Happy Sunday! Riddle us this: What do Michael Scott and top Democratic politicians have in common? More than you’d think. From promises of free college tuition to revealing Native-American heritage, Washington Free Beacon’s viral video proves that we do all know a Michael Scott- or in this case 15 of them and they’re all running for President.
What You Need to Know – Editor’s Picks
Trump Turns the Tables on Israel (Again) – Sophia Dilworth, Political Theory Editor
On Friday, Trump tweeted that it is time for the “for the United States to fully recognize Israel’s Sovereignty over the Golan Heights,” overturning decades of American foreign policy. Most countries, as well as the United Nations, classify this region as an Israeli occupied territory. Should the Trump administration officially recognize the Golan Heights as part of Israel, this would thus signal a considerable break with the international community. The timing of this announcement is particularly auspicious, considering that it hands a significant gift to Israel’s Prime Minister Benjamin Netanyahu, who is not only standing for re-election on April 9th but is also currently fighting indictment charges. This move also follows Trump’s December 2017 recognition of Jerusalem as Israel’s capital, and his controversial decision to move the U.S. embassy from Tel Aviv. Previously, Trump had also expressed his interest in “solving the toughest deal of all” before the end of his first term, as well as his support for a two-state solution, which would see the creation of an independent state of Palestine living peacefully alongside Israel.
We’ve Won the Battle, but the War on ISIS Isn’t Over – Sophia Kamps, Comparative Politics Editor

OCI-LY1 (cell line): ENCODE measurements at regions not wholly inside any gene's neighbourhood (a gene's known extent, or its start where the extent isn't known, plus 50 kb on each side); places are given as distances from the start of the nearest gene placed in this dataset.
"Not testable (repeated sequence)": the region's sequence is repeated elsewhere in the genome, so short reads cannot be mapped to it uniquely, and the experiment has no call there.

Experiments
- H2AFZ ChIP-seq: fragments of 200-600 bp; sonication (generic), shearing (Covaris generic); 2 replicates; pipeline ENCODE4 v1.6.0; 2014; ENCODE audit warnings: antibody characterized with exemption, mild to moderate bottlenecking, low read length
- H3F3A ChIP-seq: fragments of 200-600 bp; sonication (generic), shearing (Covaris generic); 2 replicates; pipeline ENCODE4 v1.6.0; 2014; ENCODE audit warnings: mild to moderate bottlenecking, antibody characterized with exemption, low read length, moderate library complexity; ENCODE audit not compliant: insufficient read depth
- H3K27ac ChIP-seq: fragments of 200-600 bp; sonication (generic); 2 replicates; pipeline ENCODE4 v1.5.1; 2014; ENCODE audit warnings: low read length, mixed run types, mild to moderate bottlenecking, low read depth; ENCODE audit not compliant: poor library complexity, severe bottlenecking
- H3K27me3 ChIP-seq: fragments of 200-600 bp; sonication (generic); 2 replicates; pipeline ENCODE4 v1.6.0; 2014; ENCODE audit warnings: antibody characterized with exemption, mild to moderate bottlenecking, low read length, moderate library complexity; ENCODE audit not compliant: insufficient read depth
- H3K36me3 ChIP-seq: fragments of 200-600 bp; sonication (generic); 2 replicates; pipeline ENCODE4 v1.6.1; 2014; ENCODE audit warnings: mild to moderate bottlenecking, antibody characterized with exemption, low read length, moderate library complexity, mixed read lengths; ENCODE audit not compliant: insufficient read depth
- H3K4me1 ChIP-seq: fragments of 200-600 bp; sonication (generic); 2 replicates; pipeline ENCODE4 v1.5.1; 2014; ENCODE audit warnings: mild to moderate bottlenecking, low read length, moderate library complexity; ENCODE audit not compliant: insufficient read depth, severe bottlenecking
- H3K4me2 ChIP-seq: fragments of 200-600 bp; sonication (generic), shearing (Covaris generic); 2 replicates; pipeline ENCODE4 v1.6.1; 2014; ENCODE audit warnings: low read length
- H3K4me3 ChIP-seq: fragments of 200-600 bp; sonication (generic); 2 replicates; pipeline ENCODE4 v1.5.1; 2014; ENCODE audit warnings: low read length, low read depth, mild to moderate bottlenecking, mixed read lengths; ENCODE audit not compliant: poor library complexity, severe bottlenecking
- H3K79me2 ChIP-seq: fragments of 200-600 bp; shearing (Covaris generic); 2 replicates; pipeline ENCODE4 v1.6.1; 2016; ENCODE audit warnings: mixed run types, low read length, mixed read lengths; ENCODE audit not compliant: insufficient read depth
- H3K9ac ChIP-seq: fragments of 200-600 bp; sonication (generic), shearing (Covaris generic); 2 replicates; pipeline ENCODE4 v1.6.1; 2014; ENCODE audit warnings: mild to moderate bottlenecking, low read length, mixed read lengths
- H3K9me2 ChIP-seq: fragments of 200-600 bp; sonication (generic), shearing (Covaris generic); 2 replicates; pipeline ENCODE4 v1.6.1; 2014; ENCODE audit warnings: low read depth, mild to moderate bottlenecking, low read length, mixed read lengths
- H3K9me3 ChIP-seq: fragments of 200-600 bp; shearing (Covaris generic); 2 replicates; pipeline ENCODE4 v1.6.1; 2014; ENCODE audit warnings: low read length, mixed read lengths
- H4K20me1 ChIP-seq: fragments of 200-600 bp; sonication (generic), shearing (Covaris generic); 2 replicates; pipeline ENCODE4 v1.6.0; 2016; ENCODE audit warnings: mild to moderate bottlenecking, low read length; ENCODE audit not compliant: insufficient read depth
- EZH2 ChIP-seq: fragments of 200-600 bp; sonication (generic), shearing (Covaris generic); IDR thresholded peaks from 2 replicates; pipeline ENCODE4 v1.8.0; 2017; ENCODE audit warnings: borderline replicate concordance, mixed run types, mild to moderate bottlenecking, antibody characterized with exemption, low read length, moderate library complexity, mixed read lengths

On Saturday, the final village held by the Islamic State was freed by the American backed coalition. The village in Baghuz, Syria was the last remaining ISIS-held territory. Driving ISIS completely out of its territory in Iraq and Syria is a dramatic change from ISIS at the height of its power four years ago, when it controlled large swaths of territory in Iraq and Syria and the lives of nearly 12 million people. However, freeing the Islamic State’s territory is not the same as defeating ISIS itself, despite President Trump’s claims otherwise. The Islamic State’s goal was not just a territorial state, but a global movement and despite the end of its territorial claims, ISIS attacks and ideological fervor continue around the world. As Charlie Winter from the International Center for the Study of Radicalization at King’s College London, describes “It may be weaker in the immediate term, but there is not a chance in hell that it has been defeated.”
What’s The Latest?
The US midterms may not have resulted in the prophesied “Blue Wave,” in our Southern neighbour, but it seems like we’ve experienced our very own. Across the country, conservative governments have been elected to provincial legislatures, indicating a national shift to the right. Lewie Harr examines the phenomenon and its implications.